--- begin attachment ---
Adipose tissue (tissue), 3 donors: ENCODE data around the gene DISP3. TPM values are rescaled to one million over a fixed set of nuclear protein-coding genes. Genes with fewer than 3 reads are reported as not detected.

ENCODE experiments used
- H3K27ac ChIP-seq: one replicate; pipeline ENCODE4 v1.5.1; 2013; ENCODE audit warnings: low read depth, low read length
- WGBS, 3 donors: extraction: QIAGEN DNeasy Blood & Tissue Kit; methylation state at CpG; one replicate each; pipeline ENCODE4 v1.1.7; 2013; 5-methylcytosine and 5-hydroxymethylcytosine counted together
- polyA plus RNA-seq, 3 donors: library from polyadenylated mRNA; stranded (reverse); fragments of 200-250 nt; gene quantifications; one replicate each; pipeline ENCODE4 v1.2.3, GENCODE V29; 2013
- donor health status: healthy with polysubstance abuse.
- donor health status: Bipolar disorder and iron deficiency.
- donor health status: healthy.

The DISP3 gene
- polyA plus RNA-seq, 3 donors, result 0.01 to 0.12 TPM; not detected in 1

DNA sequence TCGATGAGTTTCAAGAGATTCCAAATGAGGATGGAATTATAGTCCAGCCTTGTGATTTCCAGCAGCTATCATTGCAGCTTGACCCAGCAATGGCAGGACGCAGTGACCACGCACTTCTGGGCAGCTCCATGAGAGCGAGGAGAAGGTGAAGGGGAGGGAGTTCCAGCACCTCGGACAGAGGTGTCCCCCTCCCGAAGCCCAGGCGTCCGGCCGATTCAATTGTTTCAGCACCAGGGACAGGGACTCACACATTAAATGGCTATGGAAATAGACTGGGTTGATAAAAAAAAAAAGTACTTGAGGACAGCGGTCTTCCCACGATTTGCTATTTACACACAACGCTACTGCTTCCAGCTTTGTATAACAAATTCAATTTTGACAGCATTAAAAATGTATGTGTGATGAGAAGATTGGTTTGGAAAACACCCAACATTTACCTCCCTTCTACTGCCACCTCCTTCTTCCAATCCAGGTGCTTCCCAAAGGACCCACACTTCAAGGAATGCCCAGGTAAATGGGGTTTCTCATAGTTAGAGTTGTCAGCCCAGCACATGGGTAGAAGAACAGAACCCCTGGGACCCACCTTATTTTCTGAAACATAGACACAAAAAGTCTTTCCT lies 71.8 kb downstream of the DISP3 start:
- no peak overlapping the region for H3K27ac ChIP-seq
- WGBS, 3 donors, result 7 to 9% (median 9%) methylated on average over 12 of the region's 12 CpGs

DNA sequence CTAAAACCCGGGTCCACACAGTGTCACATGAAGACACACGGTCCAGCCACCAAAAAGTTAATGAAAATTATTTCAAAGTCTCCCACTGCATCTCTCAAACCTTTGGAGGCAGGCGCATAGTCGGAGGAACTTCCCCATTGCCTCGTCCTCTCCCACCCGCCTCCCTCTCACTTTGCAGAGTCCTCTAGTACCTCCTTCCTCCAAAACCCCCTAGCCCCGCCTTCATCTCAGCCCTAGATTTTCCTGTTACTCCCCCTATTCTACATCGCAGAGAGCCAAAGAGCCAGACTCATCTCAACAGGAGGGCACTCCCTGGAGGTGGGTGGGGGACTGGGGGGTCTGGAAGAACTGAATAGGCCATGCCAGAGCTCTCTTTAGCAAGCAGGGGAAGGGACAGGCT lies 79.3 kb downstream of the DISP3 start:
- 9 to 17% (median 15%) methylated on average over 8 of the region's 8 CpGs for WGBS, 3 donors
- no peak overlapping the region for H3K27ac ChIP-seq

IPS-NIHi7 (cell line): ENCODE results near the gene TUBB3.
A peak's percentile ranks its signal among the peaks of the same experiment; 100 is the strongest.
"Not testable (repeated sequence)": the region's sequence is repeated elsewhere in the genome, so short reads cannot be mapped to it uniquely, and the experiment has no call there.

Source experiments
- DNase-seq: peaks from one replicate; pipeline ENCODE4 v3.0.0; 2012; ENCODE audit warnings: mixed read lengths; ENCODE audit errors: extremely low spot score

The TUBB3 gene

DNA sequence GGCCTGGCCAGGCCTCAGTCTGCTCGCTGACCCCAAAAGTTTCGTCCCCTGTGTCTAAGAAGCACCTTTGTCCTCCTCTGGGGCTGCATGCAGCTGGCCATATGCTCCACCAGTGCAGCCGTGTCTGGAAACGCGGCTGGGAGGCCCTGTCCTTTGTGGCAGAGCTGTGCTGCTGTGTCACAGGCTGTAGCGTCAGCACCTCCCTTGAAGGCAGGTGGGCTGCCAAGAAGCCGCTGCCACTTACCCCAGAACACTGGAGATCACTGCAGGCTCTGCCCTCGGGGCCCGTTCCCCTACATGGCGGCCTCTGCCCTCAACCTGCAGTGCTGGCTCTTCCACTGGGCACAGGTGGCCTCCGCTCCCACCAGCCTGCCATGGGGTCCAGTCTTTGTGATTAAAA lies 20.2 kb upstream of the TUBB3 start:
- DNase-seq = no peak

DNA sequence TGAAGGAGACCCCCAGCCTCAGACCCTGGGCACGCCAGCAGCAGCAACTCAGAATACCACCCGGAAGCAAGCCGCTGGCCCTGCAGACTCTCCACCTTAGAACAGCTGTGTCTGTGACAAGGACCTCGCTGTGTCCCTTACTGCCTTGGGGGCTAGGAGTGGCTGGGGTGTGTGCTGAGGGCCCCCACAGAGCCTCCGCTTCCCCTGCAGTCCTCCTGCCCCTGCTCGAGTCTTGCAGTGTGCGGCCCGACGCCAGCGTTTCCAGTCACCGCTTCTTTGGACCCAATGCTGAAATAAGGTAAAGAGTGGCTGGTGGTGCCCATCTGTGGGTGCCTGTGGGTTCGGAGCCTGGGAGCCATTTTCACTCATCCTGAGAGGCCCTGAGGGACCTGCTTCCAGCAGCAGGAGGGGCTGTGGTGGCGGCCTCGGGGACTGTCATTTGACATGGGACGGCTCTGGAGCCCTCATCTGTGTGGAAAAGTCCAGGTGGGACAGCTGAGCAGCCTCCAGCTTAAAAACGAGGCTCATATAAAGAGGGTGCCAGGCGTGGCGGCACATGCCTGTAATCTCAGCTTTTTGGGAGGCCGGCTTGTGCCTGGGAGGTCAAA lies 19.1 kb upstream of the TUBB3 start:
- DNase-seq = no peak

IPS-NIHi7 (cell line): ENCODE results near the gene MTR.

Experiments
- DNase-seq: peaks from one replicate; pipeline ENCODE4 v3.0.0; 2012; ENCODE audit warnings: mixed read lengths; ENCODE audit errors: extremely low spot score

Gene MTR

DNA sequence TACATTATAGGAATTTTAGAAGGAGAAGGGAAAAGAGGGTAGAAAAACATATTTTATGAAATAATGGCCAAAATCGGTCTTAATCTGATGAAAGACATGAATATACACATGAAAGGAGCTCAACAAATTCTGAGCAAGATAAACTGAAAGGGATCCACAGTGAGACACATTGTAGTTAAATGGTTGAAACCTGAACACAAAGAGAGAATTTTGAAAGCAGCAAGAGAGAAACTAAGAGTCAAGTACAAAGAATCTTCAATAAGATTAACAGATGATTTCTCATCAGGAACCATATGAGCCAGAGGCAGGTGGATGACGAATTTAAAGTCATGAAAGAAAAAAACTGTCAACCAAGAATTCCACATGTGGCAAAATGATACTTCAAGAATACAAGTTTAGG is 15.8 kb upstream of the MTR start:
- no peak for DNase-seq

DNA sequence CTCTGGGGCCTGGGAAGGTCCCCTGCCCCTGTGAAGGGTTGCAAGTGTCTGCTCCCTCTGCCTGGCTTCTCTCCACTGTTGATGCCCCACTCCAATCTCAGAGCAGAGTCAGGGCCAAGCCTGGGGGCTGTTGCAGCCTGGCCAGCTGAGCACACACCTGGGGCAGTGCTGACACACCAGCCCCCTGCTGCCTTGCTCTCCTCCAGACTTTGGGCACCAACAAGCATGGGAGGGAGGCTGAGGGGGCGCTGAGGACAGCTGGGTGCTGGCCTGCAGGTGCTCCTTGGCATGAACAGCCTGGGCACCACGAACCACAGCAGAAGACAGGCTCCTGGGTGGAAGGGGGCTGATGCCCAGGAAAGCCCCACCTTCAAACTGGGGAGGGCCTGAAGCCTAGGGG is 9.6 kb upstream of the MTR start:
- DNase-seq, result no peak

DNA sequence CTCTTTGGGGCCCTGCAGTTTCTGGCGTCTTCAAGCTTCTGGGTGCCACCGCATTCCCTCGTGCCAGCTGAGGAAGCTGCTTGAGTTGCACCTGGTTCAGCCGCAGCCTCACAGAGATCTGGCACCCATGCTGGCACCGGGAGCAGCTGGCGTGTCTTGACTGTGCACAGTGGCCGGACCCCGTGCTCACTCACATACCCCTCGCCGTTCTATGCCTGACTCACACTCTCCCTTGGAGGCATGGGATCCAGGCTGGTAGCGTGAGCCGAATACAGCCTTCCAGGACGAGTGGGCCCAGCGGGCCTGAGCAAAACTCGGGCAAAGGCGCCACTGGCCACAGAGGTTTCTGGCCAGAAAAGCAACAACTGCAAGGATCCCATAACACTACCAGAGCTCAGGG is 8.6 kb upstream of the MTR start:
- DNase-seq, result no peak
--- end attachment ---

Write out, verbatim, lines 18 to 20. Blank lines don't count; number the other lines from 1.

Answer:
A peak's percentile ranks its signal among the peaks of the same experiment; 100 is the strongest.
"Not testable (repeated sequence)": the region's sequence is repeated elsewhere in the genome, so short reads cannot be mapped to it uniquely, and the experiment has no call there.

Source experiments